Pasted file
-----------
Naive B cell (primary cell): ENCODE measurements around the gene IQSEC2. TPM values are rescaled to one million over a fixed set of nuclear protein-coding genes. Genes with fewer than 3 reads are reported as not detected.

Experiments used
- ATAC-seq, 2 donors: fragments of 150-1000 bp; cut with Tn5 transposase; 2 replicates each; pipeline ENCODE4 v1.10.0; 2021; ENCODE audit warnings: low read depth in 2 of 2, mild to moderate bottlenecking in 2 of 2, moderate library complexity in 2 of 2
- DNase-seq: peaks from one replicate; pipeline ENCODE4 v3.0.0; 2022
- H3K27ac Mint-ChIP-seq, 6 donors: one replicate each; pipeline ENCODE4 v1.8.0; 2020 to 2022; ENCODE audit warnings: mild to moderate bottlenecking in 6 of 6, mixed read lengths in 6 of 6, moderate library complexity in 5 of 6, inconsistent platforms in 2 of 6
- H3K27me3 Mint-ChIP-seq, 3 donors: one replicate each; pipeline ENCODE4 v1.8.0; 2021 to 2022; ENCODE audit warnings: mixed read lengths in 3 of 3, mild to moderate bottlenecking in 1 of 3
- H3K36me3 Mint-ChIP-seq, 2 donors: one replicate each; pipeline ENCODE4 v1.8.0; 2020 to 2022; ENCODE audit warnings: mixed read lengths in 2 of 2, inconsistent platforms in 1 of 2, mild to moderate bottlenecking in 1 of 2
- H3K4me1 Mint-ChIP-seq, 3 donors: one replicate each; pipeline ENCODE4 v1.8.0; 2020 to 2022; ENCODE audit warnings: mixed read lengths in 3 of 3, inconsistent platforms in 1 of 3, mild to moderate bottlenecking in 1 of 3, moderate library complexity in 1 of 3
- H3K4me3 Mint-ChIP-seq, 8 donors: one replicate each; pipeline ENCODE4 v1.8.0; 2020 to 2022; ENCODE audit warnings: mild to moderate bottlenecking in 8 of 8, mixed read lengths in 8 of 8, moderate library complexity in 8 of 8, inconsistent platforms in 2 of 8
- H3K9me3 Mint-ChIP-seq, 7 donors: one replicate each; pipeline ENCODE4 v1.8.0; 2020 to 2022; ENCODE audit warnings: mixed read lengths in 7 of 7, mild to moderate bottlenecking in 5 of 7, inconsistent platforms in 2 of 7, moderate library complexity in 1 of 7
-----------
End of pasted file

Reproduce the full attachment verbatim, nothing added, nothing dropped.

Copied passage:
Naive B cell (primary cell): ENCODE measurements around the gene IQSEC2. TPM values are rescaled to one million over a fixed set of nuclear protein-coding genes. Genes with fewer than 3 reads are reported as not detected.

Experiments used
- ATAC-seq, 2 donors: fragments of 150-1000 bp; cut with Tn5 transposase; 2 replicates each; pipeline ENCODE4 v1.10.0; 2021; ENCODE audit warnings: low read depth in 2 of 2, mild to moderate bottlenecking in 2 of 2, moderate library complexity in 2 of 2
- DNase-seq: peaks from one replicate; pipeline ENCODE4 v3.0.0; 2022
- H3K27ac Mint-ChIP-seq, 6 donors: one replicate each; pipeline ENCODE4 v1.8.0; 2020 to 2022; ENCODE audit warnings: mild to moderate bottlenecking in 6 of 6, mixed read lengths in 6 of 6, moderate library complexity in 5 of 6, inconsistent platforms in 2 of 6
- H3K27me3 Mint-ChIP-seq, 3 donors: one replicate each; pipeline ENCODE4 v1.8.0; 2021 to 2022; ENCODE audit warnings: mixed read lengths in 3 of 3, mild to moderate bottlenecking in 1 of 3
- H3K36me3 Mint-ChIP-seq, 2 donors: one replicate each; pipeline ENCODE4 v1.8.0; 2020 to 2022; ENCODE audit warnings: mixed read lengths in 2 of 2, inconsistent platforms in 1 of 2, mild to moderate bottlenecking in 1 of 2
- H3K4me1 Mint-ChIP-seq, 3 donors: one replicate each; pipeline ENCODE4 v1.8.0; 2020 to 2022; ENCODE audit warnings: mixed read lengths in 3 of 3, inconsistent platforms in 1 of 3, mild to moderate bottlenecking in 1 of 3, moderate library complexity in 1 of 3
- H3K4me3 Mint-ChIP-seq, 8 donors: one replicate each; pipeline ENCODE4 v1.8.0; 2020 to 2022; ENCODE audit warnings: mild to moderate bottlenecking in 8 of 8, mixed read lengths in 8 of 8, moderate library complexity in 8 of 8, inconsistent platforms in 2 of 8
- H3K9me3 Mint-ChIP-seq, 7 donors: one replicate each; pipeline ENCODE4 v1.8.0; 2020 to 2022; ENCODE audit warnings: mixed read lengths in 7 of 7, mild to moderate bottlenecking in 5 of 7, inconsistent platforms in 2 of 7, moderate library complexity in 1 of 7